How 2018 IT security differs from 2017 IT security

How 2018 IT security differs from 2017 IT security

Last year was a banner year for cybercrime - and not in a good way: Once the dust settled, cybersecurity experts identified 700 million cyberattacks across the globe in 2017.

That was not a short spike in an otherwise flat cybercrime growth trajectory, either. According to ThreatMetrix's "Cybercrime Report 2017: Year in Review," attack volumes have increased 100 percent over the last two years.

To stay ahead of these worrisome trends, businesses across all industries need to keep an eye on IT security threats and best practices and be mindful of how they evolve from year to year. With that in mind, let's take a look at some of the major changes that 2018 has already had in store for cybersecurity.

GDPR upends compliance requirements

Data privacy regulations are nothing new for many industries, but the European Union's General Data Protection Regulation (GDPR) is a whole different animal compared to HIPAA or PCI DSS. When GDPR officially went into effect May 25, 2018, data security and access control needs changed virtually overnight.

Beyond the significant alterations it stipulated for user consent processes, GDPR also included line items that had more overt ramifications for IT security. Most notably, it required companies to respond to data breaches swiftly and notify regulatory officials without delay - within 72 hours, to be precise.

Not all organizations have the mechanisms or processes in place to comply with such demands, necessitating total overhauls to their incident response plans.

Now that GDPR is officially on the books, any business that processes consumer data originating from the EU needs to have comprehensive response workflows to flag and respond to breaches as soon as possible.

The IoT should be a top concern for IT security teams.The IoT should be a top concern for IT security teams.

IoT comes to fruition

The Internet of Things has been on the radar of the cybersecurity community for a while now, but 2018 is the year where the IoT becomes commonplace. People have more connected devices than ever before, and virtual assistants like Amazon's Alexa are downright ubiquitous.

New endpoints and sensors may be great for consumers, automakers and city planners, but they give IT security professionals a much larger attack surface to account for. Those attack vectors will only increase in the coming years as the IoT grows. And it will grow: Between 2016 and 2020, the global IoT market is expected to expand at a 28 percent compound annual growth rate.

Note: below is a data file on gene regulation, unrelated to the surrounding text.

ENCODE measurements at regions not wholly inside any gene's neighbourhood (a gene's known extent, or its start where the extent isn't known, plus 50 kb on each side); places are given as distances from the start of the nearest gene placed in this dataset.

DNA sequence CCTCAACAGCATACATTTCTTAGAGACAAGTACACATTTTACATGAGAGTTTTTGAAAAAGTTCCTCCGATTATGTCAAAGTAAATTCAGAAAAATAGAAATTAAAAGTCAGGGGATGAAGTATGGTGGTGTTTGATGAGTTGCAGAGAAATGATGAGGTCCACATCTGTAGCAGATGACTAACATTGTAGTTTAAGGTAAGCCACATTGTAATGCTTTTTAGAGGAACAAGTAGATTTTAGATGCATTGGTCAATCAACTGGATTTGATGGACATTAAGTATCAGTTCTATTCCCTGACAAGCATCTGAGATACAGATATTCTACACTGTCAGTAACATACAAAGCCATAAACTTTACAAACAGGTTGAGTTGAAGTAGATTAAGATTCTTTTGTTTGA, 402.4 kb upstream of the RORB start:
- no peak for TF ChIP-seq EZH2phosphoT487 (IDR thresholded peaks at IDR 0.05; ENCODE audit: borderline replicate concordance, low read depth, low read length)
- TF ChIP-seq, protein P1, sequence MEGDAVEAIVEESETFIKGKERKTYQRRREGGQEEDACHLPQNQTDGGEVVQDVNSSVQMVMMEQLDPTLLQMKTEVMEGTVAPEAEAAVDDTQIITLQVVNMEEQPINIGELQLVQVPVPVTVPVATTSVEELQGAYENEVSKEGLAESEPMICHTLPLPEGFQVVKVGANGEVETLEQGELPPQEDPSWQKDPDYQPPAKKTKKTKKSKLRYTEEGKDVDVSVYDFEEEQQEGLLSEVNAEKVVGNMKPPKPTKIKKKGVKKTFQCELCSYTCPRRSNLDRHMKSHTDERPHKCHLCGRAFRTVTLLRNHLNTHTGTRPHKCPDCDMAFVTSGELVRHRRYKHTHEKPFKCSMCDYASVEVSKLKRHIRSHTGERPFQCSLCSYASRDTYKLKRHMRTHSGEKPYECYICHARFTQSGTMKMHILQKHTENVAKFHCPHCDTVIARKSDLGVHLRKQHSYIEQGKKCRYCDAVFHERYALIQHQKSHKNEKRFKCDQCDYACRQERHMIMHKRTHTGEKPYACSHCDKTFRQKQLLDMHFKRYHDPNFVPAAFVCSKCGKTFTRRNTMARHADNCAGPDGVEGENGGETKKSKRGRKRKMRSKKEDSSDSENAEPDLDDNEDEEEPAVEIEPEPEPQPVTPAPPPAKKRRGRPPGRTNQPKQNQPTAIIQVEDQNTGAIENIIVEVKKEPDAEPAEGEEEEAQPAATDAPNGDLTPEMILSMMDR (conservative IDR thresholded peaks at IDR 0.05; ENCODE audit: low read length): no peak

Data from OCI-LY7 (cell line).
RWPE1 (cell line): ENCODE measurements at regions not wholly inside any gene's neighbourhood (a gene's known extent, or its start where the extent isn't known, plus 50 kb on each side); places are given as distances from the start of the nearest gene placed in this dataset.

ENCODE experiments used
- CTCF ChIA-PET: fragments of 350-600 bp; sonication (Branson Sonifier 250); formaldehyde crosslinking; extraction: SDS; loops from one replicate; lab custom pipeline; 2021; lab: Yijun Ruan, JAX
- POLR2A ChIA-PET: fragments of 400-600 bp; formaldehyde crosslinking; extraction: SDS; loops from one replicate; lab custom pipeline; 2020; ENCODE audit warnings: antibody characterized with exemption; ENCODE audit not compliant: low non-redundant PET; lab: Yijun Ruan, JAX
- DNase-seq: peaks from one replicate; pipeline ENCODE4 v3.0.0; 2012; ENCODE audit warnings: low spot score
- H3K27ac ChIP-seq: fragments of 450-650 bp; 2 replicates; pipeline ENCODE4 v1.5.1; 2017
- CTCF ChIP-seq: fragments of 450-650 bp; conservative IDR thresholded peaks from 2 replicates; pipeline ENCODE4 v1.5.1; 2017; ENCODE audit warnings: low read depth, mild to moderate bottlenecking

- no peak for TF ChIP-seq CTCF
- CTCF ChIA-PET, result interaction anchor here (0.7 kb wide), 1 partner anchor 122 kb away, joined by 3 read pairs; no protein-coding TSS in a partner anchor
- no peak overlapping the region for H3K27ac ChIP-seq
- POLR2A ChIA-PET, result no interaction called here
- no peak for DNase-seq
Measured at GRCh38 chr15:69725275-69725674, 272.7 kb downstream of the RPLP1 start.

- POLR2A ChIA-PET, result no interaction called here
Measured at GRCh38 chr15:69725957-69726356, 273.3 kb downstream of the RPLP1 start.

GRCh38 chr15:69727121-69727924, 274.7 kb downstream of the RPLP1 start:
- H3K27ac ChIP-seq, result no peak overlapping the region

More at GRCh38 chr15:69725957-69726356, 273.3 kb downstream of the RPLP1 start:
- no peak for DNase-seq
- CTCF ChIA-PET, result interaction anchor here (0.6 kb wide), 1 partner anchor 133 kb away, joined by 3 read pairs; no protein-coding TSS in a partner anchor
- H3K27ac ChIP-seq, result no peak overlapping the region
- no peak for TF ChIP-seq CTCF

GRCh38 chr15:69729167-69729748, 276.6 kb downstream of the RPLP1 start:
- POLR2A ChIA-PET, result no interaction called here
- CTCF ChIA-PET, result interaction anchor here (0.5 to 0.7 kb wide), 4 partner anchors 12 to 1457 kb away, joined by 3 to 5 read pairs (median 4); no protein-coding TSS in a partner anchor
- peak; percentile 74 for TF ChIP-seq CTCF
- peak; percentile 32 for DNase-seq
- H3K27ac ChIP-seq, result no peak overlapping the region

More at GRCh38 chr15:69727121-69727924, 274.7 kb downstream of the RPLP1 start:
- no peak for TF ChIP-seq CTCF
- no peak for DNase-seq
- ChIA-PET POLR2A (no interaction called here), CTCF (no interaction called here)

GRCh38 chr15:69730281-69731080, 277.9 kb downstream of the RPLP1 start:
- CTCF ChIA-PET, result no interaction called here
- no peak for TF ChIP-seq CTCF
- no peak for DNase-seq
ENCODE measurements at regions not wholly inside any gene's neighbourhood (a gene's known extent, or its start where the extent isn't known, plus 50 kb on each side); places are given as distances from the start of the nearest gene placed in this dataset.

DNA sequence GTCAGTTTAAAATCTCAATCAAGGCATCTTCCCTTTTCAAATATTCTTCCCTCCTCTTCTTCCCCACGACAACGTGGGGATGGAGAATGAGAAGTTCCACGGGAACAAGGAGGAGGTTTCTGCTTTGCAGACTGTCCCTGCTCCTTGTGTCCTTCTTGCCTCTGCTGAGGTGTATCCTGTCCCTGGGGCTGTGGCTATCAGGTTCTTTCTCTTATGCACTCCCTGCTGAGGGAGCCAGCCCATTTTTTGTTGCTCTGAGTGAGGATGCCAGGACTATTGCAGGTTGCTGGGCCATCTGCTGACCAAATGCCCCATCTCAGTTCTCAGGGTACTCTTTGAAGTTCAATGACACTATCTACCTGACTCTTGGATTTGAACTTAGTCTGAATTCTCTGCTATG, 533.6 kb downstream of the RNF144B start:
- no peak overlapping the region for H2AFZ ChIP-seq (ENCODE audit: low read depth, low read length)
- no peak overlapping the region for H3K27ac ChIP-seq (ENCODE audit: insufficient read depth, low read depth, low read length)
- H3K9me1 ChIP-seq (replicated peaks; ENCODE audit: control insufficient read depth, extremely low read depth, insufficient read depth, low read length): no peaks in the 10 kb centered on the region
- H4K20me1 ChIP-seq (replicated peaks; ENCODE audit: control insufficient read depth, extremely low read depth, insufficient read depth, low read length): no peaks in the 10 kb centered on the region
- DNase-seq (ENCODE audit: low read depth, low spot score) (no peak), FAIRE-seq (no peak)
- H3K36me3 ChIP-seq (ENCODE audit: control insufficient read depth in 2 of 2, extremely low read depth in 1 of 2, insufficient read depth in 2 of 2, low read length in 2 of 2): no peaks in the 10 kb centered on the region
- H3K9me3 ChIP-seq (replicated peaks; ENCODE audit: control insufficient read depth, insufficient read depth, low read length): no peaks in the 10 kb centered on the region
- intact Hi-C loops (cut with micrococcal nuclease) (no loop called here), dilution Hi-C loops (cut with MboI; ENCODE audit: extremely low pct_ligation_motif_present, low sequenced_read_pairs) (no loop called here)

"Cybersecurity teams need to account for every connection and every endpoint."

Cybersecurity teams need to account for every connection and every endpoint across their networks to address potential vulnerabilities and stave off data breaches.

Artificial intelligence falls into the wrong hands

Machine learning and AI represent the cutting-edge in software development, with thinking programs that are able to make choices that mirror human problem-solving and decision-making. It was only a matter of time before cybercriminals leveraged this technology for their own nefarious goals, and they are close to making AI-supported cyberattacks a nightmarish reality.

Paired with massive botnets, AI could represent the largest threat yet to data security and privacy. Cybersecurity tools and strategies will need to become more sophisticated to combat these malicious programs.

To stay one step ahead of cybercriminals in 2018 and beyond, be sure to work with best IT security service providers and consultants. TEKConn's team of data security experts can help any organization in the New York metro area address their biggest IT security challenges.


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